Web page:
"Crewel" Gennifer Albin

I reserved Crewel at the library after reading an excerpt from the sequel on tor.com because I was interested in the premise. Don't read the excerpt if you don't want to be spoiled for some of the revelations in Crewel btw, and there are some spoilers for plot points later in this post as well.

In Crewel our protagonist is 16 year old Adelice who has just gone through the testing to see if she can become a Spinister - someone who can spin the very stuff of the world. She's passed - accidentally, her parents had been coaching her how to fail. Tonight they are coming to take her away if she can't escape. The world is a heavy-handed dystopia, young adult style. Boys and girls are segregated till after they're 16, then must marry by 18. Women have limited job opportunities with only very 1950s-approved professions available to them (secretary, for instance). Everyone must keep themselves groomed to the appropriate standard - which for women means heavily made up using appropriate cosmetics. The Guild, who control the Spinsters, turn up with overwhelming force and drag Adelice off to her fate ... Spinsters are kept in luxury, with their own stylists & so on to keep the girls happy coz we all know that's all girls care about. But not Adelice, she's made of sterner stuff and the primary driving force of the plot is for her & us to find out why they haven't just killed her like they would a normal Spinster candidate who was causing so much hassle.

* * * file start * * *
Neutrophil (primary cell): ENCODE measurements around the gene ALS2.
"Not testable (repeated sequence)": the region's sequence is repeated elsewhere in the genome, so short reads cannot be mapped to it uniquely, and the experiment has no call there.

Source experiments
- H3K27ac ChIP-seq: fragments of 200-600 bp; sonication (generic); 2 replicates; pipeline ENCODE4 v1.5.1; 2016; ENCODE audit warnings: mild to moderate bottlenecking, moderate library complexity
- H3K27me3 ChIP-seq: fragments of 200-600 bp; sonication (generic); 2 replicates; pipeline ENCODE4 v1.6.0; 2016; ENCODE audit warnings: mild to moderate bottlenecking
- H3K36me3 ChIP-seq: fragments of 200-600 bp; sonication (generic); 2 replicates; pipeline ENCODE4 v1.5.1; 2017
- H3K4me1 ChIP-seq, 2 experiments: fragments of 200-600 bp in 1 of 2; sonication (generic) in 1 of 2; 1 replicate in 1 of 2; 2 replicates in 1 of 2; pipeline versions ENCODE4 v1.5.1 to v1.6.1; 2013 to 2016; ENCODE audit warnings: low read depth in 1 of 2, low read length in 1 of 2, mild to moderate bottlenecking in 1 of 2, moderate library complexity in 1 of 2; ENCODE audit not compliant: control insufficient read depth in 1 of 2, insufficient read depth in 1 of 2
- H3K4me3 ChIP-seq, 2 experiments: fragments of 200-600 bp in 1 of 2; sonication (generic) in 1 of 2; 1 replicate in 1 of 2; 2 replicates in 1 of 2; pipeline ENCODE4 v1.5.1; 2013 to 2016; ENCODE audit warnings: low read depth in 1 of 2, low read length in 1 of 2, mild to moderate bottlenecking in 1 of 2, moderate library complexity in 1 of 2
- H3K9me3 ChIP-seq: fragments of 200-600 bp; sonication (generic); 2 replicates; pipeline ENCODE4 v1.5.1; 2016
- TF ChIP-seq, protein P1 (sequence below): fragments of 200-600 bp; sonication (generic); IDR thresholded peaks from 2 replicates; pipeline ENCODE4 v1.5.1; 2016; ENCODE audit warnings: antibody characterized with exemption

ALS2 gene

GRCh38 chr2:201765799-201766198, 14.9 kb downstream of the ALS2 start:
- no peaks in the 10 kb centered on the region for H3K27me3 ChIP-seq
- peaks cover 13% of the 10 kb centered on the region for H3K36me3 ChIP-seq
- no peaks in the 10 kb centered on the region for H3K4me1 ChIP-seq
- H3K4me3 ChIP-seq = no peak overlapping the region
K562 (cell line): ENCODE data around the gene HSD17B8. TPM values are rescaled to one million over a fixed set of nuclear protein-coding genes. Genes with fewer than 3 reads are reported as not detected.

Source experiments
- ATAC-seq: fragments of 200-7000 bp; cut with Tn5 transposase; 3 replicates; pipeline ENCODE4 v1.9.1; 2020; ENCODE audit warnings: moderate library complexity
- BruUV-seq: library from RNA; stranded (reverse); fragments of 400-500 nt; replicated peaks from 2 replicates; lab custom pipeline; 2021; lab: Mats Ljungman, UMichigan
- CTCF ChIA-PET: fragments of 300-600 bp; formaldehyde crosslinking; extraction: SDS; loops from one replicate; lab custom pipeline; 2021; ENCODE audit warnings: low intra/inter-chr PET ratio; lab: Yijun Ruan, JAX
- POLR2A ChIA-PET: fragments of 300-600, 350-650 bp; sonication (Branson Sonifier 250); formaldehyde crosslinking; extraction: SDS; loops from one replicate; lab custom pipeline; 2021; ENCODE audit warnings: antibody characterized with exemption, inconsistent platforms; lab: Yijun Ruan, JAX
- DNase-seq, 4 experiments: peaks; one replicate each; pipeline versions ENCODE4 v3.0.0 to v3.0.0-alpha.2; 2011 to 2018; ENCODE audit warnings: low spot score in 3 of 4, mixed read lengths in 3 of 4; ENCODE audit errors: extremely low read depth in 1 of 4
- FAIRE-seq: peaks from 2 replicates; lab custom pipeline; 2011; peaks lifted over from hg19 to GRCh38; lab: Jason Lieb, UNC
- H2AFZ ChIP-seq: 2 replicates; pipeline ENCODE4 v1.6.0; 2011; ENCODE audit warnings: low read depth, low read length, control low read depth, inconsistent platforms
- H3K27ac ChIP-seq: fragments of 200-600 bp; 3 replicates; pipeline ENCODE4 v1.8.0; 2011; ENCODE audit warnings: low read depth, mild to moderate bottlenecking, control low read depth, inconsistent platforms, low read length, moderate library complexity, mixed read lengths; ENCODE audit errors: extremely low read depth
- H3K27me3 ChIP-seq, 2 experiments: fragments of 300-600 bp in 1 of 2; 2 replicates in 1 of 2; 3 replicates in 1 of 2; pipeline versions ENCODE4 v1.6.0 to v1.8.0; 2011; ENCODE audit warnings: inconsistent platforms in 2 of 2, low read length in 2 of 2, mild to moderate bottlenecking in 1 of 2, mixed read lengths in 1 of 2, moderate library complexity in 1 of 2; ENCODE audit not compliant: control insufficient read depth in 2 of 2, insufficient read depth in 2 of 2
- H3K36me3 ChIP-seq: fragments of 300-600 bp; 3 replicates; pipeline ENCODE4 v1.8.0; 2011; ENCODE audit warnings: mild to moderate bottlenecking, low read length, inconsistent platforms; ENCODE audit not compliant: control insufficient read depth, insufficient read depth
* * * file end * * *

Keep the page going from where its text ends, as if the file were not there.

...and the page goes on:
As you might tell from the tone of that paragraph I didn't much enjoy the book. I could say "oh it's YA, that's why" but I don't think that actually does excuse the lack of subtlety. There's quite a lot of anvilicious foreshadowing, and when Adelice does something that shows she's special we get it referenced several times over a few pages to make sure no-one reading can miss that this is Special. It probably does explain the love triangle which had me rolling my eyes, but that appears to be de rigueur if you have a female protagonist in a YA book. And I'd probably have liked it more when 16 or younger myself, but nowadays I feel it's rather overdone as a trope.

I found the secondary characters rather shallow. The love interests appear to appeal to Adelice because they're the first boys of approximately her own age she's ever met. The antagonists are cartoonish - the leader of the Guild isn't just interested in Adelice because of what makes her special but SPOILER he's also interested in her (genuinely? as a means of control? I'm not sure). So there's a forced-marriage sub-plot that appears out of almost nowhere at the end of the book, with bonus threat of brainwashing if she doesn't agree. END SPOILER. The other antagonist is a more senior Spinster who takes a hatred to Adelice because Adelice is special and also her pretty boy fancies Adelice, and she's sufficiently psychotic that she "cleans" (i.e. kills, via the world weaving stuff) a whole handful of people out of petty spite at Adelice not walking into a trap she set (which would've ended up with said people dead by Adelice's hand instead). She doesn't quite cackle and rub her hands together while talking about her evil plan ... but she might as well.

I finished it mostly because it was a quick enough read & I did still like the premise of where this world of Spinsters who could mould reality came from. But I've no desire to read further.

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